Most IA-32 computers boot up in a basic videomode that displays 80 columns and 25 rows of text. By default, Linuxworks in this mode, but it's possible to change it in two ways. First,you can load a new font. You might do this in order to supportlanguage-specific characters or simply because you don't like thedefault font. Second, you can alter the screen resolution, yieldingmore or fewer columns or rows of text. You could do this to take betteradvantage of a large screen by displaying smaller text—or to help yousee the text on a small screen or to enlarge the fonts if you'revisually impaired.
Setting the Console Font

You can adjust the size and appearance of text byaltering the fonts displayed by the video card. Linux provides severaltools designed to do this: consolechars, setfont, and fontconfig. Which tools are available depends upon which distribution you're using, as specified in Table 5.5.The first two programs work in a very similar way. Both take a numberof options, but you can usually run them by passing a font filename tothe command with -f (for consolechars) or -v (for setfont):

$ setfont -v /usr/lib/kbd/consolefonts/t.psf.gz


Font-Setting Utilities

Package Holding Font-Setting Utilities

Package Holding Font Files

Location of Font Files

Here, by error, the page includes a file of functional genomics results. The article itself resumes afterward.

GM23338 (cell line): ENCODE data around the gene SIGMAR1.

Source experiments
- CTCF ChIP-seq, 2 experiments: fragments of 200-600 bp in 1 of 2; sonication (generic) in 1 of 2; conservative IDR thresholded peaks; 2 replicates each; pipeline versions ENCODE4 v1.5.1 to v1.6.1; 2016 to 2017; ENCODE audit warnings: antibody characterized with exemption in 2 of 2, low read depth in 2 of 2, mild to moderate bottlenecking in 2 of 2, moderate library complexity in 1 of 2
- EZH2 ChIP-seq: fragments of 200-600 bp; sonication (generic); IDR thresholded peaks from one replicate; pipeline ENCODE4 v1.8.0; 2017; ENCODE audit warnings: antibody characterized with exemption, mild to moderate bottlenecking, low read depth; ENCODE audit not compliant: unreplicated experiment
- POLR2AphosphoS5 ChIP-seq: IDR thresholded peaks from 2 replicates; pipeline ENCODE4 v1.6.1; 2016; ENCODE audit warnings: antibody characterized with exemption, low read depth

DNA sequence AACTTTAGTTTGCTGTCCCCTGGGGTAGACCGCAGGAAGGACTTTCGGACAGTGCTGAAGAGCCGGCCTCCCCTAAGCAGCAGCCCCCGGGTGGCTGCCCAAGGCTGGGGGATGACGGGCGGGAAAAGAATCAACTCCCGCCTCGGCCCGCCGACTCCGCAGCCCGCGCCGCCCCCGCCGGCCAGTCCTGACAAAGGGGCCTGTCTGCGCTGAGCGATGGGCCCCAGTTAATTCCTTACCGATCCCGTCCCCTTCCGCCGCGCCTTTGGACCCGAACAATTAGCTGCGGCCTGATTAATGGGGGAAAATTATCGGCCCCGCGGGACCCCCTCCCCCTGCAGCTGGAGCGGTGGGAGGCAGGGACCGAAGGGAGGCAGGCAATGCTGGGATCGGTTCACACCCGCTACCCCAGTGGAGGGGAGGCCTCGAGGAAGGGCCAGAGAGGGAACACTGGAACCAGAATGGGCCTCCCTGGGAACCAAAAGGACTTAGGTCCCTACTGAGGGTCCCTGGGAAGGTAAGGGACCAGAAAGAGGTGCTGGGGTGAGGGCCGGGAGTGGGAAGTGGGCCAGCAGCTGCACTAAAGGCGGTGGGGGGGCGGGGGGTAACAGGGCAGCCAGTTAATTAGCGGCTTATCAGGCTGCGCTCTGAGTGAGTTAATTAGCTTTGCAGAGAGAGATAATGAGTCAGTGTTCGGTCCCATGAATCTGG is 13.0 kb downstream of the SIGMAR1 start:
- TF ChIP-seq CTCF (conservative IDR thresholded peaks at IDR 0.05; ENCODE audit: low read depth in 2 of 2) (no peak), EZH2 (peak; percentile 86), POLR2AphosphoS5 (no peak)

The fontconfig utility isunique to Slackware. It presents a menu of font choices and enables youto try a font before setting it for your login session. If you want tomake the change permanent, fontconfig writes a startup script, /etc/rc.d/rc.font, which calls setfontto do the job every time the system boots. The location of the consolefont files and the packages from which they're installed varysubstantially from one distribution to another, as Table 5.5 shows.

Most console fonts are eight or nine pixels wideand between eight and sixteen pixels high. An 8 × 16 font yields 25lines of text. You can double the number of lines of text displayed intext mode by switching to an 8 × 8 font, or you can set an intermediatevalue with a font of another size.
Setting the Text Resolution

One key attribute of graphical video modes asused by X is their resolution—how many pixels are displayed, bothhorizontally and vertically. Text mode, too, sets a specificresolution. The combination of this resolution and the size of thecharacters that make up the font determine how many characters can bedisplayed on the screen. Therefore, one way to adjust the number ofcharacters displayed on the screen is to adjust the underlyingresolution. There are two ways to do this:

Modifying the Kernel You can alter a kernel to use a specific video mode using the vidmode command. You pass numerical codes to be used as video modes; for instance, -2 enables an extended VGA mode that doubles the number of lines of the display. To use this mode, you'd type vidmode /boot/bzImage -2, where /boot/bzImageis your Linux kernel filename. One problem with this approach is thatit's difficult to test, because you must reboot before the new modetakes effect.